Tuesday, February 17, 2004
Referee Zeidler Top Fundraiser in Judicial Contests, Records Show
By KENNETH OFGANG, Staff Writer
Los Angeles Superior Court Referee D. Zeke Zeidler has raised more money for his campaign than any other judicial candidate in Los Angeles County this year, campaign reports show.
Zeidler reported having raised $180,355 and spent $86,556 through Jan. 17 in his bid for the seat being vacated by Judge Rosemary Shumsky. Candidates’ final pre-election reports, covering the period ending this past Saturday, are due later this week.
Zeidler is one of six candidates for the Shumsky seat. The others are Deputy Attorney General Bob Henry, Deputy District Attorneys David Lopez, Craig Mitchell, and Craig Renetzky, and Torrance attorney Michael Shook.
While Zeidler is the top fundraiser, however, reports indicate that Shook is the top spender, having raised $77,500 and spent $102,001, meaning his campaign is more than $24,000 in debt.
The only other candidates for open seats who reported having raised or spent more than $100,000 are Deputy District Attorney Daniel Feldstern, seeking the seat being vacated by Judge Marcus Tucker, and Deputy District Attorney Judith L. Meyer, who hopes to succeed Judge James Wright.
Feldstern reported raising $148,060—not counting $40,000 that went to repay an earlier loan—and spending $69,878. Meyer’s report showed contributions of $148,177 and expenditures of $86,776.
The breakdown by contest:
Office No. 18—Feldstern has raised more than $100,000 above the total of the next-highest candidate, Deputy District Attorney Patrick David Campbell, who raised $15,708, including $14,000 he loaned the campaign, and reported spending of $14,480. The other candidates are Referee Mildred Escobedo, who had raised $5,000 and spent $162, and Deputy City Attorney Miguel A. Dager, who filed a short form indicating he does not intend to raise or spend more than $1,000 for his entire campaign.
Feldstern has financed his campaign primarily through loans. The reports show that he loaned the campaign $20,000 in November and $45,000 in December, and that his father loaned the campaign $60,000 a short time later. The campaign then repaid the candidate $40,000 in January.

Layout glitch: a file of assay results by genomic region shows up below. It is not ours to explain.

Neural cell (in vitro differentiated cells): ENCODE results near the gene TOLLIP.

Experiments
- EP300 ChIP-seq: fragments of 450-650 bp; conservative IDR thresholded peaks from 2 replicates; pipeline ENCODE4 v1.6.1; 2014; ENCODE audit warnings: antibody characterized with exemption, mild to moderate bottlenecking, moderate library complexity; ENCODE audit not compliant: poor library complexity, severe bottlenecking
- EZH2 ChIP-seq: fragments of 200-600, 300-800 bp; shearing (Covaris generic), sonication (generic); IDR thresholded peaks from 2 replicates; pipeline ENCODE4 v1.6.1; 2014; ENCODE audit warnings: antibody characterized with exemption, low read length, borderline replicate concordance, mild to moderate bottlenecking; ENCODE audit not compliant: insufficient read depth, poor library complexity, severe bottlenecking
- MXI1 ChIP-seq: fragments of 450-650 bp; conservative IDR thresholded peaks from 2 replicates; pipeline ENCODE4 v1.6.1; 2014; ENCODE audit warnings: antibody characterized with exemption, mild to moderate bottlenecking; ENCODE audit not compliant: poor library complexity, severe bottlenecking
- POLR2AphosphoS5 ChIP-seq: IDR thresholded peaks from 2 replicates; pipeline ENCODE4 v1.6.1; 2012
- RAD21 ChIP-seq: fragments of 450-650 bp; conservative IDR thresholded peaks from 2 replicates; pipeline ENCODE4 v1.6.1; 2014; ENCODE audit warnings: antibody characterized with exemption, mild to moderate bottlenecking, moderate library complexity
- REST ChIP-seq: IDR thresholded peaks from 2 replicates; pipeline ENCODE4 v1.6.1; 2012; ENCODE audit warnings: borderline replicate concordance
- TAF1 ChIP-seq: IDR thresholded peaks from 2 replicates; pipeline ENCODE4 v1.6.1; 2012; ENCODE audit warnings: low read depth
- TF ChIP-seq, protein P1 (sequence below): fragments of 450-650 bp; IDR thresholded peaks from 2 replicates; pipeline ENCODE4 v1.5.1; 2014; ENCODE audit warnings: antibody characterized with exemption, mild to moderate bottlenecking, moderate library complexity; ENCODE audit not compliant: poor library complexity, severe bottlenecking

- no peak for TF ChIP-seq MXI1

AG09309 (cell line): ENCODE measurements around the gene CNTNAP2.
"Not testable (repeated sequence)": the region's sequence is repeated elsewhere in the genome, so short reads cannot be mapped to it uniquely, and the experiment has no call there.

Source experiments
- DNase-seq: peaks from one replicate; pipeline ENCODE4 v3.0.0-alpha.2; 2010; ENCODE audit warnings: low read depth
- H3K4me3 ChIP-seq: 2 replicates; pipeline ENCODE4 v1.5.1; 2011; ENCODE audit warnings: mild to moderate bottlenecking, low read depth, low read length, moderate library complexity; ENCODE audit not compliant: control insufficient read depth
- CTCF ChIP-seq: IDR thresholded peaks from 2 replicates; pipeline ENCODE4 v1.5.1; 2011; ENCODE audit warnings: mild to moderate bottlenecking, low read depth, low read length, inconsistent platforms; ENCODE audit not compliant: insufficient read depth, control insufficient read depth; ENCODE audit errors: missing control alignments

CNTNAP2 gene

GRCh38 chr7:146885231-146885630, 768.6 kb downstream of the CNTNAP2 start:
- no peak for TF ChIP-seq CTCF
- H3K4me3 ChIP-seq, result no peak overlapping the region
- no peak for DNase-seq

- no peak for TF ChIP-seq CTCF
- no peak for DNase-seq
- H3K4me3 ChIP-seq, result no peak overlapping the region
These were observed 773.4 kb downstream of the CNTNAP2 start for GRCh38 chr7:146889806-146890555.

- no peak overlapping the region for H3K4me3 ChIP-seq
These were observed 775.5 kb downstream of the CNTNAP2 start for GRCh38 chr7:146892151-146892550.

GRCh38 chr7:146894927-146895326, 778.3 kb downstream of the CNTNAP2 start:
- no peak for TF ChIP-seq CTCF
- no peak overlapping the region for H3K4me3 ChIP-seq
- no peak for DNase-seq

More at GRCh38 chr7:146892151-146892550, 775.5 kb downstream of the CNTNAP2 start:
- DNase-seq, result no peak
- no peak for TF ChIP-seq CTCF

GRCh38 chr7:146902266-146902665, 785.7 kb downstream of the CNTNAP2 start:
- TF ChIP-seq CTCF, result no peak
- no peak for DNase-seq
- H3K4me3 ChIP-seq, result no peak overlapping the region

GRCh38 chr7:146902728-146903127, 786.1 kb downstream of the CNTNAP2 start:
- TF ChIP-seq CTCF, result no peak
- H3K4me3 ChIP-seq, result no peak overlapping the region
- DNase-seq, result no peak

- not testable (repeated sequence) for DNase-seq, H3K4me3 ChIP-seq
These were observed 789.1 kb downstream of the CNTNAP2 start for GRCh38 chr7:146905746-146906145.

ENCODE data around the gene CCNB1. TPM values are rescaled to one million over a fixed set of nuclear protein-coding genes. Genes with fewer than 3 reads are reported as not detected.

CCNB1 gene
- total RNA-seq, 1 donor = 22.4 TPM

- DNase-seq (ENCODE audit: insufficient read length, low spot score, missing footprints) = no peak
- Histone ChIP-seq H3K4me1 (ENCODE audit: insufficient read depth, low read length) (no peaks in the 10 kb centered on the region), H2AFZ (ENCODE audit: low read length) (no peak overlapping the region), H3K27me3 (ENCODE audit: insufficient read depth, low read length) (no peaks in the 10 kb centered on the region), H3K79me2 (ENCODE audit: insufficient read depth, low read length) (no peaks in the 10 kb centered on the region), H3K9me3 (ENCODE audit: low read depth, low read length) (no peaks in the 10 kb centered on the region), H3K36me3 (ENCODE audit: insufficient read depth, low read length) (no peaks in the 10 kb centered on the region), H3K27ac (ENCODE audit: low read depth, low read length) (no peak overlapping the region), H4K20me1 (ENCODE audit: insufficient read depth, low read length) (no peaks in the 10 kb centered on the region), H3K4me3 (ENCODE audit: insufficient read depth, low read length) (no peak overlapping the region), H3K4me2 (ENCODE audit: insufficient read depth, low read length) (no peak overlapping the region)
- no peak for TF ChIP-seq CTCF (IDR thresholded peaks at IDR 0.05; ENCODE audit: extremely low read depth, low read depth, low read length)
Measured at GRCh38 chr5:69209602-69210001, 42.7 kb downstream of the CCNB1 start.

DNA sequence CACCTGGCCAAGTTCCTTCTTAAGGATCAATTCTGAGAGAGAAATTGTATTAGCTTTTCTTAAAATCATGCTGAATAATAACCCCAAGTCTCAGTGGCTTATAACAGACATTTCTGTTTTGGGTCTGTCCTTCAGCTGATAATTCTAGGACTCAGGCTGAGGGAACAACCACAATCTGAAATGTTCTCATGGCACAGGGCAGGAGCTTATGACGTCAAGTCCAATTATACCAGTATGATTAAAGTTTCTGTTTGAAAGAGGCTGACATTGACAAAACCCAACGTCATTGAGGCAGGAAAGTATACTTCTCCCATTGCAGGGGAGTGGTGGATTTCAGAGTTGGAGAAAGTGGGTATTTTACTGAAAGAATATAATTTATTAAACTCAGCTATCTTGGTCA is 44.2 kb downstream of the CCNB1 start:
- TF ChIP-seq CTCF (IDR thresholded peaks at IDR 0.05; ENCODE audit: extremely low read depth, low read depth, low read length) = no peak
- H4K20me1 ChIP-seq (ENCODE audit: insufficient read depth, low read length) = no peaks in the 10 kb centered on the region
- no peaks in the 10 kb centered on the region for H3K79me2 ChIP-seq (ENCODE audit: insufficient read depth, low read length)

His largest donors are BSGL LLC of Newport Beach, which gave $10,000; Marianne Kahn of Beverly Hills, who gave $2,500; and Los Angeles Superior Court Judge Judith L. Champagne and Temple City certified public accountant Steven Tyre, who gave $1,000.
One other jurist, San Diego Superior Court Judge George “Woody” Clarke, donated, kicking in $100. District Attorney Steve Cooley donated $250 from his own campaign fund.
Feldstern’s major expenditure was $65,000 for a candidate statement in the ballot pamphlet. His remaining funds are expected to be used for listing on slate mailers.
Campbell’s largest contributors were Granada Hills dry cleaner Hagop Parunyan, who gave $500, and Deputy District Attorney Susan Mintz—the wife of Los Angeles Superior Court Judge David Mintz—who gave $250. His major expenditure was $10,000 in attorney fees, which went to an unsuccessful bid to be listed as “Prosecutor/Law Professor” on the March 2 ballot.
Los Angeles Superior Court Judge David Yaffe said the title would be misleading because his teaching position, at American College of Law in Orange County, is part-time and the school titles him as an “adjunct professor.”
Escobedo’s largest donor was the Downey firm of Saab & Associates, which gave $1,000. An observer familiar with the campaign, however, said Escobedo bought on to several slate mailers after the report closing date.
Office No. 29—Deputy District Attorney Edward Nison reported raising $100,000, all of it in loans from himself and members of his family, but spending only $402 of it. He has said in recent days that he sees little benefit in spending substantial money in a primary, and will save his funds for what would be an expensive runoff campaign if he emerges in the top two.
Deputy Attorney General Gus Gomez reported raising $40,222 and spending $39,468. The bulk of his funds came in the form of loans from himself and his wife, state Deputy Attorney General Glynda Gomez; he also reported a $500 donation from Jorge and Maureen Palacios of La Crescenta.
Most of his spending was for slate mailers.
Deputy District Attorney Jeffrey S. Gootman raised $9,360 and spent $8,189. His major donors, giving $1,000 each, were Encino attorney Steven Wax and his wife; Wax’s law firm, Pearlman Borska & Wax; Ralph Berrick of Dallas, Tex., and Frances Gootman of Northridge. Fellow prosecutor and judicial candidate Patrick David Campbell and his wife gave $200.
Deputy District Attorney Lori Jones showed contributions of $3,189, with no expenditures. She has, however, retained campaign consultant Fred Huebscher, who mails out a number of slates and regularly negotiates space for his candidates on other slates.
Her major donor is Dwayne Cox, a Los Angeles physician, who gave $1,000. Los Angeles Superior Court Judge Arthur Lew gave $100.
Mack Supported by Public Defenders
Deputy Public Defender C. Edward Mack reported raising $3,440, including a loan of just under $1,400 from himself, and spending $2,486. His major donors were fellow deputy public defenders Sherri Lira and Jonathan Petrak, who gave $250 each. Los Angeles Superior Court Judge Meredith Taylor gave $50 and Judge Shari Kreisler Silver $200.